Last updated:
May 24, 2024


What is Biochar?

Biochar is a form of charcoal produced from plant matter that can be intentionally stored in soil as a means of removing carbon dioxide (CO2) from the atmosphere. Unlike the charcoal used for heating and cooking, biochar is produced under specific conditions with the intention of storing it in soil as a means to sequester carbon for hundreds to thousands of years.

The process of creating biochar typically involves pyrolysis, which is the thermal decomposition of organic material eg. Waste wood at high temperatures in the absence of oxygen. This process pulls carbon dioxide from the air and transforms it into another stable form of carbon that doesn't readily decompose as well as generating energy that can be used for other activities.

The Role of Biochar in Carbon Sequestration

Biochar's role in carbon sequestration is significant due to its ability to capture and store carbon in a stable form for extended periods (this is also known as durability). When added to soil, biochar can improve soil health, increase crop yields, and reduce the need for chemical fertilisers. Its porous nature allows it to retain nutrients and water, aiding plant growth and increasing soil biodiversity.

Examples of Biochar Projects

  • Exomad Green: This project is located in Concepción, Bolivia, and is one of the world's largest biochar producers. The project is not only focused on carbon removal, but also contributes significantly to environmental and community upliftment through outcomes such as improving soil health and agricultural productivity.

Common types of biochar projects include:

  • Agricultural Waste Biochar: Utilising crop residues, such as straw or husks, to produce biochar, which is then applied to agricultural land to improve soil health and sequester carbon.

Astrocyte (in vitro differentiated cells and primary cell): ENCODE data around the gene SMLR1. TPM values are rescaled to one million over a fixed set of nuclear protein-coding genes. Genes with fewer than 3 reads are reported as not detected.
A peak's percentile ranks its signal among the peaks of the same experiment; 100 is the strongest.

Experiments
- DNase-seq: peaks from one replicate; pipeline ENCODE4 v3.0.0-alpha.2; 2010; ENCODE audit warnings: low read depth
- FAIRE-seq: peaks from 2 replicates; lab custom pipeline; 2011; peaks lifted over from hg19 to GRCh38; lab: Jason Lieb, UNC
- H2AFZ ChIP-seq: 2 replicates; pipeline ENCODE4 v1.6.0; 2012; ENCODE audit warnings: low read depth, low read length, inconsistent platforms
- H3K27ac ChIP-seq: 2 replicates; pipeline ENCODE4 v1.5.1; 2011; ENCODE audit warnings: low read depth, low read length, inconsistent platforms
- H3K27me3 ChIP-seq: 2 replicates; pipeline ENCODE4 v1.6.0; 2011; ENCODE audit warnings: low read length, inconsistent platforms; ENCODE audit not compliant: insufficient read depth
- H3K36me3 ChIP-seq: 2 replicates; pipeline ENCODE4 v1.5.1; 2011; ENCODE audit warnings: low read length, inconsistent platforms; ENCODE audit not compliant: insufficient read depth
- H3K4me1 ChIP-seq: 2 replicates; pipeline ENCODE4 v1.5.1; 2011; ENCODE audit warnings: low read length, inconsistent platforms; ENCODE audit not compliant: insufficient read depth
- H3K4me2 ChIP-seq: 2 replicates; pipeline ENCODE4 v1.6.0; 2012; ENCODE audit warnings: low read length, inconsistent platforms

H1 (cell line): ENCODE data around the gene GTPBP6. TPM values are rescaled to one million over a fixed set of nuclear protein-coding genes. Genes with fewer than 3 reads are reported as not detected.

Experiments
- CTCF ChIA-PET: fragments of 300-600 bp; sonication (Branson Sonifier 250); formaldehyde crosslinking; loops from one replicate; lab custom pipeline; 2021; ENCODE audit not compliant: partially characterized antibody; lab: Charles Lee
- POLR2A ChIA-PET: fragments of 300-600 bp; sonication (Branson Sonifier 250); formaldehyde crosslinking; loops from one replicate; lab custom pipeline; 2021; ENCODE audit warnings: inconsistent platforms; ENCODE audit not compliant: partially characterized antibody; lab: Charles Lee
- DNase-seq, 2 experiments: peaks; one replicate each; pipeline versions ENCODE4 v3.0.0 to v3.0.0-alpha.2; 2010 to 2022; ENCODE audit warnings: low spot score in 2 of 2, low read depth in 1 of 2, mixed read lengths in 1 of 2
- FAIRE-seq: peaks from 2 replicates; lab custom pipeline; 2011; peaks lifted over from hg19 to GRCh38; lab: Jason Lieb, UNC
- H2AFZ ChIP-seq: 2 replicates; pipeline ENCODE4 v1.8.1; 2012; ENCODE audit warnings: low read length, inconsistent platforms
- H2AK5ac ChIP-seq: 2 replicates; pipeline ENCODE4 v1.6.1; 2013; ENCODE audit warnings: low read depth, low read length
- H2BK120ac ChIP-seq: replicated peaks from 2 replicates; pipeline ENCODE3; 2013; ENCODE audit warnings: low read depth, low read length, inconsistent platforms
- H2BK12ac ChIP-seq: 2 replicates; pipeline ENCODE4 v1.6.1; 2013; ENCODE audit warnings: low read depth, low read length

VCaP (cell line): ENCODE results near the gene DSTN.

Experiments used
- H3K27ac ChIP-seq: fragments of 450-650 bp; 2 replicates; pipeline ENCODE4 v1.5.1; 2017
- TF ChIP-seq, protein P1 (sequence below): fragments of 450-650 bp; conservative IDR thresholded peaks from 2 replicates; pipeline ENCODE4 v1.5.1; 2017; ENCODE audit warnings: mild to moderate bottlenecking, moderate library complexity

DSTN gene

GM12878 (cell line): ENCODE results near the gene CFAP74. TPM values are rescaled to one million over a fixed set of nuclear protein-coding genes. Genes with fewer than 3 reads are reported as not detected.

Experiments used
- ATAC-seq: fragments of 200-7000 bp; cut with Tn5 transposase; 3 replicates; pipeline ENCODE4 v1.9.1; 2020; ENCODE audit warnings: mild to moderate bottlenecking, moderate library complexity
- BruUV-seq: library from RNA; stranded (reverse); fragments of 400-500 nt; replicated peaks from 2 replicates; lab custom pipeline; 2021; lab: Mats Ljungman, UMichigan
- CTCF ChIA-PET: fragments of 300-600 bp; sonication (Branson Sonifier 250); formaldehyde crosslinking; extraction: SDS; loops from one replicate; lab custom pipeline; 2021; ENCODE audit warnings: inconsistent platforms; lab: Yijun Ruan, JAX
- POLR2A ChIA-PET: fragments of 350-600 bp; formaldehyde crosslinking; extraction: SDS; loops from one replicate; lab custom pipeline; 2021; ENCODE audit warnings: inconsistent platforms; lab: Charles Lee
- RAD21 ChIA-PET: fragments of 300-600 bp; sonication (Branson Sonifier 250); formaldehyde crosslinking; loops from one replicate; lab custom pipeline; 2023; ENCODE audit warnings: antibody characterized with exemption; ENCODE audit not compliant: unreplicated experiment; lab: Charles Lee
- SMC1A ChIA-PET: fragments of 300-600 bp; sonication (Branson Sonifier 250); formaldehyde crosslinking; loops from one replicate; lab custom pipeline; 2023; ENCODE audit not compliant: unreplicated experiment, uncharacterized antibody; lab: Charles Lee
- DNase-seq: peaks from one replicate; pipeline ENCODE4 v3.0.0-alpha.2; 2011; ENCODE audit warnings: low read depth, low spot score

• Forestry Residues Biochar: Converting waste from forestry operations, like branches and sawdust, into biochar for soil amendment and carbon sequestration.
  • Urban Biochar Projects: Using organic waste from urban areas, such as yard trimmings or food waste, to produce biochar. This not only helps in carbon sequestration but also in waste management.
  • Integrated Energy-Biochar Systems: Projects that produce biochar as a byproduct of bioenergy production, using the heat generated for electricity or heat, while the biochar is used for carbon sequestration and soil improvement.

Navigating the Net Zero Journey with Biochar

For businesses embarking on a net zero journey, understanding and incorporating biochar into their sustainability strategies not only helps neutralise carbon emissions but also supports sustainable agricultural practices and renewable energy production. As regulations around carbon credits become tighter, investing in biochar projects can provide a credible and effective pathway to achieving net zero goals, while also delivering environmental and social benefits beyond carbon sequestration.

Project Portfolio Mix

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